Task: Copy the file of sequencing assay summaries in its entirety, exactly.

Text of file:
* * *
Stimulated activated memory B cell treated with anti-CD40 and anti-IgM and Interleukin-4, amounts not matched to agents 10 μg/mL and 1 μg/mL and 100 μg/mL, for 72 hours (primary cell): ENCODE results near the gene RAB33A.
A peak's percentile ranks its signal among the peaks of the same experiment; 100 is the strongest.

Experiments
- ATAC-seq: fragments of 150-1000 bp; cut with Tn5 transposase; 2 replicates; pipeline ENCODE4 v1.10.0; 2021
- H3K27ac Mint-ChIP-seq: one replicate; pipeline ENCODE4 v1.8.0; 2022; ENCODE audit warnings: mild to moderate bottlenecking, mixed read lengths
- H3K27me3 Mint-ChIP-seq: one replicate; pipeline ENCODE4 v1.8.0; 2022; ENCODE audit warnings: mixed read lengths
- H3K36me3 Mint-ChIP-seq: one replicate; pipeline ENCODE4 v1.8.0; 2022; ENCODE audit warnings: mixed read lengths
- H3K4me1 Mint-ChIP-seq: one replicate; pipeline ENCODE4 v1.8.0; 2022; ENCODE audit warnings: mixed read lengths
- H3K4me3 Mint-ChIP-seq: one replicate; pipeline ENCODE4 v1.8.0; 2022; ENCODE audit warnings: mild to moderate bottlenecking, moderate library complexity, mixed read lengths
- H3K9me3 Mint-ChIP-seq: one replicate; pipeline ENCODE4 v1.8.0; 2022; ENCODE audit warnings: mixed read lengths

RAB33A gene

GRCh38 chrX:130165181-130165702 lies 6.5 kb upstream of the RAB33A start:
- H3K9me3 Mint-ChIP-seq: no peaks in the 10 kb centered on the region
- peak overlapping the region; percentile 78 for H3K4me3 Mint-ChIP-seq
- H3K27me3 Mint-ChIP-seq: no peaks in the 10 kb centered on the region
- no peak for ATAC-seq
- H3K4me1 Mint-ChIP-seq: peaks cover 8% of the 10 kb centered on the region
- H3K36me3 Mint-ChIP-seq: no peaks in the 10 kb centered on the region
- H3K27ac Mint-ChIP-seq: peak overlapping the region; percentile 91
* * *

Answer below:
Stimulated activated memory B cell treated with anti-CD40 and anti-IgM and Interleukin-4, amounts not matched to agents 10 μg/mL and 1 μg/mL and 100 μg/mL, for 72 hours (primary cell): ENCODE results near the gene RAB33A.
A peak's percentile ranks its signal among the peaks of the same experiment; 100 is the strongest.

Experiments
- ATAC-seq: fragments of 150-1000 bp; cut with Tn5 transposase; 2 replicates; pipeline ENCODE4 v1.10.0; 2021
- H3K27ac Mint-ChIP-seq: one replicate; pipeline ENCODE4 v1.8.0; 2022; ENCODE audit warnings: mild to moderate bottlenecking, mixed read lengths
- H3K27me3 Mint-ChIP-seq: one replicate; pipeline ENCODE4 v1.8.0; 2022; ENCODE audit warnings: mixed read lengths
- H3K36me3 Mint-ChIP-seq: one replicate; pipeline ENCODE4 v1.8.0; 2022; ENCODE audit warnings: mixed read lengths
- H3K4me1 Mint-ChIP-seq: one replicate; pipeline ENCODE4 v1.8.0; 2022; ENCODE audit warnings: mixed read lengths
- H3K4me3 Mint-ChIP-seq: one replicate; pipeline ENCODE4 v1.8.0; 2022; ENCODE audit warnings: mild to moderate bottlenecking, moderate library complexity, mixed read lengths
- H3K9me3 Mint-ChIP-seq: one replicate; pipeline ENCODE4 v1.8.0; 2022; ENCODE audit warnings: mixed read lengths

RAB33A gene

GRCh38 chrX:130165181-130165702 lies 6.5 kb upstream of the RAB33A start:
- H3K9me3 Mint-ChIP-seq: no peaks in the 10 kb centered on the region
- peak overlapping the region; percentile 78 for H3K4me3 Mint-ChIP-seq
- H3K27me3 Mint-ChIP-seq: no peaks in the 10 kb centered on the region
- no peak for ATAC-seq
- H3K4me1 Mint-ChIP-seq: peaks cover 8% of the 10 kb centered on the region
- H3K36me3 Mint-ChIP-seq: no peaks in the 10 kb centered on the region
- H3K27ac Mint-ChIP-seq: peak overlapping the region; percentile 91